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DNC, State Parties Exchange Money to Circumvent Contribution Limits

By Scott Wilson
The Washington Post
WASHINGTON

A financially strapped Democratic National Committee has enlisted at least a dozen state parties in an effort to avoid limits on the use of large contributions for federal campaigns, a Washington Post computerized analysis of campaign finance reports shows.

In recent months, the DNC has collected more than $1 million from labor unions, corporations, and wealthy individuals that cannot be used directly for congressional and presidential races and handed that restricted money over to the state parties. In return, the state parties have sent back to the national committee unrestricted funds that can be spent on those contests, keeping a 10 to 15 percent commission for their assistance.

The DNC-engineered swap is one of the most aggressive to date and comes as the party, facing a multimillion-dollar debt, is eagerly seeking funds to finance congressional election campaigns less than seven months away. But campaign-finance reform advocates say the tactic, while legal, renders meaningless the federal distinction between so-called "soft money" campaign funds whose use is sharply restricted and unrestricted "hard money," providing the latest evidence yet of the need to tighten federal campaign finance laws.

"It shows the porousness of the system and exposes the myth that there is some separation between hard and soft money," said Don Simon, executive vice president of Common Cause.

DNC general counsel Joe Sandler, however, described the transfers as a way to ensure that "each party has more of the kind of money it needs," adding, "In our view, it's not only absolutely legal, but it's absolutely appropriate and ethical in every respect."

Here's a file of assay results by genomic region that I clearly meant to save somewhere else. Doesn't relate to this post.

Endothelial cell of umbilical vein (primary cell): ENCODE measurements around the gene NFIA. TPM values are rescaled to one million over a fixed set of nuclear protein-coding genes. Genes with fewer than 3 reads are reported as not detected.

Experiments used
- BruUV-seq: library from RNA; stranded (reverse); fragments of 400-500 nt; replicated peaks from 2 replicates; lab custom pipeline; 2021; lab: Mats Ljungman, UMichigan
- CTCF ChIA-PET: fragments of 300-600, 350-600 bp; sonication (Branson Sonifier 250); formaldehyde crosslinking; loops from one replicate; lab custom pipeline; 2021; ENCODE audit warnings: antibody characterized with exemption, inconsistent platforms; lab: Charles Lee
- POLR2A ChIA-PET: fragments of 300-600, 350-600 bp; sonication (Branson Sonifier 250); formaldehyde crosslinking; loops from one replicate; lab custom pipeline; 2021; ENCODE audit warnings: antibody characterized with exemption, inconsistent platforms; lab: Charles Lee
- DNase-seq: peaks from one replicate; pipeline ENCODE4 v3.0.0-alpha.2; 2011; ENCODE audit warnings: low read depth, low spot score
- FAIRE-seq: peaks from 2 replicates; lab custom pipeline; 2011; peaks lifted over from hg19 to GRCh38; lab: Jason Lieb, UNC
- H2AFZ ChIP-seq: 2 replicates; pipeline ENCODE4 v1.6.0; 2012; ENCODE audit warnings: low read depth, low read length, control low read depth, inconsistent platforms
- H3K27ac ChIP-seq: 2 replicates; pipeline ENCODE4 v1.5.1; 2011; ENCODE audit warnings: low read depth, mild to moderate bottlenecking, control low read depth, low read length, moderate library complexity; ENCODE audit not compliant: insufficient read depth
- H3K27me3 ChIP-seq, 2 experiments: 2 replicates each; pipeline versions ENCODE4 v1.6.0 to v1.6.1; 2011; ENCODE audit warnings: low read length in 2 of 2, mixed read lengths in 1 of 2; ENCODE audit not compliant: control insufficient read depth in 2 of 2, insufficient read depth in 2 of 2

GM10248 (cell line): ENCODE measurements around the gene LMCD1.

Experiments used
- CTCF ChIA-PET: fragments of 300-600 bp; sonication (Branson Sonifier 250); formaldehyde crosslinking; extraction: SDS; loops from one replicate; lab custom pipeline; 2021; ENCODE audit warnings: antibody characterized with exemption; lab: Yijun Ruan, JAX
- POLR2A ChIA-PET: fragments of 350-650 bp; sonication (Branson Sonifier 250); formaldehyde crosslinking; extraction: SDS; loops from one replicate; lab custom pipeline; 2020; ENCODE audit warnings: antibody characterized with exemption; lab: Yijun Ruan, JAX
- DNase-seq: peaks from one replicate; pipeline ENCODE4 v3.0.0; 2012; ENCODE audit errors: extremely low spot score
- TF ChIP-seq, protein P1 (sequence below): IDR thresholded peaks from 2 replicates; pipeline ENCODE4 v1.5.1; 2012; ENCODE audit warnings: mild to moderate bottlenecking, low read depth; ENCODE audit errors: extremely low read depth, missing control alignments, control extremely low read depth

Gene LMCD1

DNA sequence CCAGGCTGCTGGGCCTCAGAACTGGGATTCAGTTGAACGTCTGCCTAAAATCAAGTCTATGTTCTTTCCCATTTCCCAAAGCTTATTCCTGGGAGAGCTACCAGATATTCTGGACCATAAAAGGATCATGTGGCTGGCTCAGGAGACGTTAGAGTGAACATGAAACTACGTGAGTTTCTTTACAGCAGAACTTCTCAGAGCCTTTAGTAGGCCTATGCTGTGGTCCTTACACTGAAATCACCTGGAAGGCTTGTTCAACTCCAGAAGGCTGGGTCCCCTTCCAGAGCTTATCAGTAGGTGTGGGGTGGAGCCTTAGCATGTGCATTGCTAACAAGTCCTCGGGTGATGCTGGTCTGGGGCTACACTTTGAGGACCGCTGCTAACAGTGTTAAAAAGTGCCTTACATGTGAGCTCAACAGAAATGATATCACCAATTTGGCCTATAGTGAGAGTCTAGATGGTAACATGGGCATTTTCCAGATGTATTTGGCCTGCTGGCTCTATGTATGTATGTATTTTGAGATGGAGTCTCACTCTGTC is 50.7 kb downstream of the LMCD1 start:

House Republican leaders this week agreed to schedule votes on stalled legislation that would effectively curb the money-swap practice and fund-raising abuses, by banning outright "soft money" donations to political parties.

Both political parties have previously avoided limitations on the use of soft money by funneling it through their state party affiliates to pay for advertising that indirectly promotes congressional and presidential candidates. In past election cycles, the DNC has orchestrated money swaps from one state party to another, and both parties have conducted limited swaps between their national committees and state affiliates. But the recent money exchanges between Democratic national and state party committees has never been conducted on such a large scale.

Hard money tends to be more valuable to national parties. It can be used for any purpose, including direct help for congressional and presidential candidates. But they can raise hard money only in limited amounts - $20,000 a year from any individual and $15,000 a year from any political action committee.